We’ll point them out now, so you can line up all your options before deciding between either switch engines, or turbo charge.
- Catback, header, and intake modifications alone won’t do the job.
- Installing a Y8 intake manifold will make a difference. This option isn’t that expensive, and when you consider the benefits, it’s worth every penny.
- Try removing the power steering, looping the lines, and installing a breather. This kind of modification isn’t expensive and pays for itself at the gas pumps.
- Big power gains always hide in the cylinder head. With proper porting, polishing, and reshaping, big gains can be found here
Most modifications are relatively easy to handle since they are typically nothing more than bolt-on improvements. However, they can only do so much, and that makes a good case for forced induction to get what you need.
Many would consider this option a costly one, and they might be right, but it can be counted on to deliver the power when the gas pedal is pressed into action.
D16Z6 or D16Y8, Which Is the Better Choice?
As you might expect, the D16Z6 and D16Y8 have, but there are important power and mechanical differences. We believe Honda has never been the kind of company to have a “good enough” attitude towards their products and the D16 series proves it.B
oth motors have been in Honda vehicles for many years now, and they each have their pros and cons. Understanding the difference between the two is important before you go any farther on an engine swap.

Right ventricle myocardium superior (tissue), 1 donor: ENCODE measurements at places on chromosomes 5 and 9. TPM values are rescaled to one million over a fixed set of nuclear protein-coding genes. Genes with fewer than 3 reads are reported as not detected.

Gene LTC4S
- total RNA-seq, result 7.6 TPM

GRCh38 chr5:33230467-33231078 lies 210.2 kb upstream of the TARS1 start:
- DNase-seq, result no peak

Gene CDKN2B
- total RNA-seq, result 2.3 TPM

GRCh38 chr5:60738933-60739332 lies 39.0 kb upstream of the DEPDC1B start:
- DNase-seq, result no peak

Everyone has their idea on which engine is best for performance builds. There’s not much difference in stock specs between the two on horsepower or torque yet each peak at a different end of the power band.
Also, compression ratios, and cylinder head flow isn’t the same. Following are a few more slight but noteworthy differences.
- Head gaskets are of a different thickness.
- Connecting rod strength isn’t the same but using aftermarket parts cure this problem.
- Flow of intake manifolds and block strength varies quite a bit.
- Y8 produces 127 horsepower and redlines at 6,800 RPM with a limit of 7,200 revs.
- Z6 produces 125 horsepower and redlines at 7,200 RPM with a fuel cutoff at 7,400 RPM.
- Z6 has more low-end usable power, and Y8 power is mostly top end.
- Compression ratio for Z6 is 9.2:1, for the Y8 it is 9.6:1.
The chamber on the Y8 is smaller but angled for a better burn, and the camshaft has a longer duration by about 1 – 2 degrees. There are often debates whether the Z6 block and bottom end are stronger than the Y8’s block, and the possibility of minute differences in block rigidity are both debatable.
When part numbers are cross-referenced, both the Y8 and the Z6 have the same con-rods. Keep in mind that even though the cylinder heads are the same, there is a difference in the camshaft and rockers.
If you’re still craving more information about the Honda D16, we recommend checking out the D-Series Wiki page.